With the world looking decidedly like it has the potential to go to hell in a hand basket financially, now seems like no better time to reflect on minimising food waste as part of frugal cooking. With food becoming so expensive and costs only expected to rise, it simply seems a shame to waste anything.
The most obvious thing to do is to grow anything you can (even as simple as herbs or lettuce - if that's what you eat). For us this winter it's only been garlic and snow peas - but I planted a years worth of garlic!! I'm using our snowpeas in at least 3 dinners per week (for only 5 plants). We also have oranges growing on our orange tree. But not everyone either wants to grow their own food or has the space to grow things.
So the other key thing is to not waste the food that you do buy. Make sure you use everything up. Old vegies can be used in soups / stews / or grated into old muffins. Old fruit can be frozen for smoothies or used up in desserts or muffins. Aim to use the whole item - if you have a pumpkin, use the flesh but also toast the seeds and make pepitas (a really nutritious snack).
Cook from scratch. It seems so obvious but can also be so simple. You cut out the costs of processed food and it's easier to use things up when you have whole food on hand.
Meat free days - we have 4 meat free days per week and when we do use meat, I cut the amount of meat in half and pad out with lentils or beans. For example, 250g lamb would feed Granny B, Mr B, leave a spare adult meal and two mini meals for Little B. The rest of the dish (generally a stew) includes green lentils, lots of vegies and is served with rice.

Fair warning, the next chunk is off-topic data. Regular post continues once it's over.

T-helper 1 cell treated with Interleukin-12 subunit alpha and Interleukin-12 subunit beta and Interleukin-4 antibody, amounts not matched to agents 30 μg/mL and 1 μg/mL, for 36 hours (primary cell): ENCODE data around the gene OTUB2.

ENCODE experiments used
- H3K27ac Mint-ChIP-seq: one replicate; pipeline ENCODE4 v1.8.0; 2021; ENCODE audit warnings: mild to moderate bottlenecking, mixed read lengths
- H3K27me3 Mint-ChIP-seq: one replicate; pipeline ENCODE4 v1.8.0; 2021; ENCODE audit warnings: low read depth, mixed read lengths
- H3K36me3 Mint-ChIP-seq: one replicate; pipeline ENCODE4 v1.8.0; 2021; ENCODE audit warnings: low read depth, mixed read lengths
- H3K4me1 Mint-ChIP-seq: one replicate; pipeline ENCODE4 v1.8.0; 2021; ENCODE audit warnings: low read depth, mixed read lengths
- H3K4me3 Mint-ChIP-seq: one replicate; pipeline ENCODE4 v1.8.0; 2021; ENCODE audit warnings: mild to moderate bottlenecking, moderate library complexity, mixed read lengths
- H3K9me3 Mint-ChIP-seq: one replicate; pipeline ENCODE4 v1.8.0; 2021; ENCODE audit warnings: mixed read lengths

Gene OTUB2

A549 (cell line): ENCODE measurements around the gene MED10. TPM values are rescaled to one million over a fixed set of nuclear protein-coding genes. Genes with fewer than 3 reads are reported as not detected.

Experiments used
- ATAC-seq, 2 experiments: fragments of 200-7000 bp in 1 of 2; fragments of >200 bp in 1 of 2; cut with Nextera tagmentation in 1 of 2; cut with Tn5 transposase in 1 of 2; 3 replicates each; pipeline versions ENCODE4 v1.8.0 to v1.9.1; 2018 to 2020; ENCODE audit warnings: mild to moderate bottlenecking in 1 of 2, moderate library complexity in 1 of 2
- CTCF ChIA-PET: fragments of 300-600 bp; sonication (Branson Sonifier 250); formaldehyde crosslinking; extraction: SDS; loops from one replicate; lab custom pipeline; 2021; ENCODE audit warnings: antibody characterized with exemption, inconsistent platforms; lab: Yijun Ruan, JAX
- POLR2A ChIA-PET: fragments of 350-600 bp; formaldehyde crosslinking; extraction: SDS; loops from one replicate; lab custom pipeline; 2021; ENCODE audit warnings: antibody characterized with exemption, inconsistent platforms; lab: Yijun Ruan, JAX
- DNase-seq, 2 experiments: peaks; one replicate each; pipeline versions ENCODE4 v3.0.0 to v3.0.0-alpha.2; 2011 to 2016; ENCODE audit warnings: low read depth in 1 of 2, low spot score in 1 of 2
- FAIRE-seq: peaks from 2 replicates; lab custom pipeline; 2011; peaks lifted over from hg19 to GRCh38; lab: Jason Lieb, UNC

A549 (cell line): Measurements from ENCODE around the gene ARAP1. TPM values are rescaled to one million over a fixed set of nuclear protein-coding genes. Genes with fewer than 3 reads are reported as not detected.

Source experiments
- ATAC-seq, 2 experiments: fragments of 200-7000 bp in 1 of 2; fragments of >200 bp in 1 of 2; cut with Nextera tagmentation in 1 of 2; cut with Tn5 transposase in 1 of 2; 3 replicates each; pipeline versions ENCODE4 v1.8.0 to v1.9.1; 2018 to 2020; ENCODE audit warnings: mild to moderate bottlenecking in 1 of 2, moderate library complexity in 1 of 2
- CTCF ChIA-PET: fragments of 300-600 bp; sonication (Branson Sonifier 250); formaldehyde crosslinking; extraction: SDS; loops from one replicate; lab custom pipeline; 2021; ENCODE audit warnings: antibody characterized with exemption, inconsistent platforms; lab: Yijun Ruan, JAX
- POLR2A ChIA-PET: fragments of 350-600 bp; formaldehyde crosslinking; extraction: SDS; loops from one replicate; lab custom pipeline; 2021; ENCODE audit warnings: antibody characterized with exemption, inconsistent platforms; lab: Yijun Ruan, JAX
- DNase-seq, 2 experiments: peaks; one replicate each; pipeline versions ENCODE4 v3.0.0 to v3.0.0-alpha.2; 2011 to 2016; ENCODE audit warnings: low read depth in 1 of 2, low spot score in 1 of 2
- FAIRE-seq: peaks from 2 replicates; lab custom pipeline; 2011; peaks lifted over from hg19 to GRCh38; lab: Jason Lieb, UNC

We focus a lot on low GI as it keeps tummies feeling fuller longer. Quinoa porridge (pre soaked) with a little fruit makes a powerhouse protein breakfast for Mr B before a long physical work day or for Little B before a long preschool session. Look at old filling favourites...oats become porridge for breakfast, bring down the GI in muffins and can be used for desserts. Sago pudding is a big fav here for desserts because it is filling, gluten free and easy to make. I make desserts these days to fill up Mr B and Little B but ensure they are nourishing and nutritious.
As for time, presoaking grains makes them cook quicker. I soak our porridge oats / rice / quinoa overnight which means they cook on the stove within 5 mins in the morning. A slow cooker means I can come home or wake up to dinner cooked, and I just need to add rice or pasta.
I find slow cooker stews and soups the key in using up vegies. But making your own dip works well too - I steam up vegies then puree them with beans or nuts and add whatever spices or flavours we like. This is great as an afternoon snack or as a spread on toast / bread / rolls. Mr B loves sweet potato and cashew nut dip. Little B loves a vegie bean dip that is made from brussel sprouts (which you cant taste or see).
Leftover casserole or soup can be pureed up and made into sausage rolls or calzones. Nice hot pocket lunches with no chemical nasties!! :-) A fab side benefit is your family will eat more vegies than they know LOL.
Whether it's minimising your food waste or focussing more on frugal cooking because you want to cut down your shopping dollars, I think every bit of effort in your kitchen and at home can really count both financially and nutritionally.